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Jacqueline plate: C.5-1960

Object information

Current Location: Gallery 27 (Glaisher)


Jacqueline plate


Designer: Picasso, Pablo
Pottery: Madoura Pottery




White earthenware plate, moulded with a portrait of Jacqueline, and biscuit fired

Large, creamy-white plate with raised design of a woman's head in profile, facing right. The plate is a slightly irregular square-circular shape, with shallow sides curving upwards; it stands on a thin, 23cm, circular foot-ring. The design is linear and stylised, the woman’s eyes, eyebrows and neck are enlarged and her hair is held back in a scarf. The date 22.1.55 is inscribed, reversed and in relief, near the rim to the left of her neck. The plate is neither painted nor glazed.


History note: Grosvenor Gallery, London

Legal notes

Purchased with the Varty-Smith Fund

Measurements and weight

Diameter: 41.5 cm
Height: 4 cm

Place(s) associated

  • Vallauris

Acquisition and important dates

Method of acquisition: Bought (1960-10-13) by Grosvenor Galleries


20th Century, Mid
Production date: dated AD 1956


Between 1946 and 1969, Pablo Picasso (1881-1973) made more than 3,500 pottery designs with the Madoura Pottery, at Vallauris, near Cannes. Until 1955 he worked at the pottery, supervising the throwing and moulding of shapes to his design and decorating them by hand. Later, biscuit fired works were delivered to him for decoration, and sent back to Vallauris for firing. The owners, Georges and Suzanne Ramié, expanded the pottery and gradually turned it over to Picasso’s work. Many of the designs were produced in moderately priced limited editions, sometimes with a run of several 100s, with the aim that ‘everyone might own a Picasso’.

Jacqueline Roque (1927- 86), a cousin of the Ramiés, met Picasso in 1953. They married in 1961 and were together until he died. Her image appears frequently in Picasso's later paintings, characterized by exaggerated features, high cheekbones and classical profile. She was the subject of his first significant lino cut, ‘Jacqueline with a scarf’ produced on 28 December 1955 (MOMA 178.2003), a depiction which draws on Edouard Manet’s ‘Lola de Valence’, 1862 (Musée d’Orsay). That same image has been very slightly adapted for this plate, produced just a month later in an edition of 100. The mark ‘Empreinte Originale’ indicates that the plate has been ‘printed’ from an original plaster mould carved and shaped by Picasso. He likened his ceramic work to both painting and printing, with the added uncertainty of what the kiln would do, and used the same carving tools for lino, leather, plaster and clay. Here he also plays with notions of functionality and art, by giving the plate a slightly irregular form and raised design.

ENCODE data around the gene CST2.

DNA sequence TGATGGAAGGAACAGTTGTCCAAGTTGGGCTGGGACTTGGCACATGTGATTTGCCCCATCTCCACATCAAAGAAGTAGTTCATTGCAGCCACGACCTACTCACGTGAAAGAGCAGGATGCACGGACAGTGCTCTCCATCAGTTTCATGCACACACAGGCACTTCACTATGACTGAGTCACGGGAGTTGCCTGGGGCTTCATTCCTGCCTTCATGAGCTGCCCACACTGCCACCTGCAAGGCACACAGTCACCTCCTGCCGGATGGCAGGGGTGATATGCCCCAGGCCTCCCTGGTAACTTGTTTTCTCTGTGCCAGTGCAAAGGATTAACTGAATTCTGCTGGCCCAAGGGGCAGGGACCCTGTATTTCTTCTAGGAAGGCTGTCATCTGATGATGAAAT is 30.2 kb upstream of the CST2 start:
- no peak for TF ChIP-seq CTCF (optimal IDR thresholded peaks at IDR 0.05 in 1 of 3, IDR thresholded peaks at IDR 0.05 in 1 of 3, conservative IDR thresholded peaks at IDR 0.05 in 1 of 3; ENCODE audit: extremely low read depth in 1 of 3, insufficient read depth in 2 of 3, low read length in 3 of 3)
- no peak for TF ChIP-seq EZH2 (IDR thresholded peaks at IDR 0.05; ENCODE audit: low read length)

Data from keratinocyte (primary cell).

School or Style


People, subjects and objects depicted

Materials used in production

White earthenware

Techniques used in production

Moulded : White earthenware, moulded

Inscription or legends present

  • Location: Centre of back
  • Method of creation: Impressed stamp
  • Type: Mark

Inscription present: semi-circular 'MADOURA' containing a flame, with 'PLEIN / FEU' in small rectangle below.

  • Location: Centre of back
  • Method of creation: Impressed stamp
  • Type: Factory mark
  • Text: A 100
  • Location: Centre of back
  • Method of creation: Incised
  • Type: Mark

Inscription present: in reverse

  • Text: 22 / 1 / 56
  • Location: Face, bottom left
  • Method of creation: Moulded
  • Type: Date mark

References and bibliographic entries

Identification numbers

Accession number: C.5-1960
Primary reference Number: 75386
Stable URI

Audit data

Created: Saturday 6 August 2011 Updated: Wednesday 15 July 2020 Last processed: Friday 16 February 2024

Associated departments & institutions

Owner or interested party: The Fitzwilliam Museum
Associated department: Applied Arts

Citation for print

This record can be cited in the Harvard Bibliographic style using the text below:

The Fitzwilliam Museum (2024) "Jacqueline plate" Web page available at: Accessed: 2024-07-24 19:07:00

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{{cite web|url= |title=Jacqueline plate |author=The Fitzwilliam Museum|accessdate=2024-07-24 19:07:00|publisher=The University of Cambridge}}

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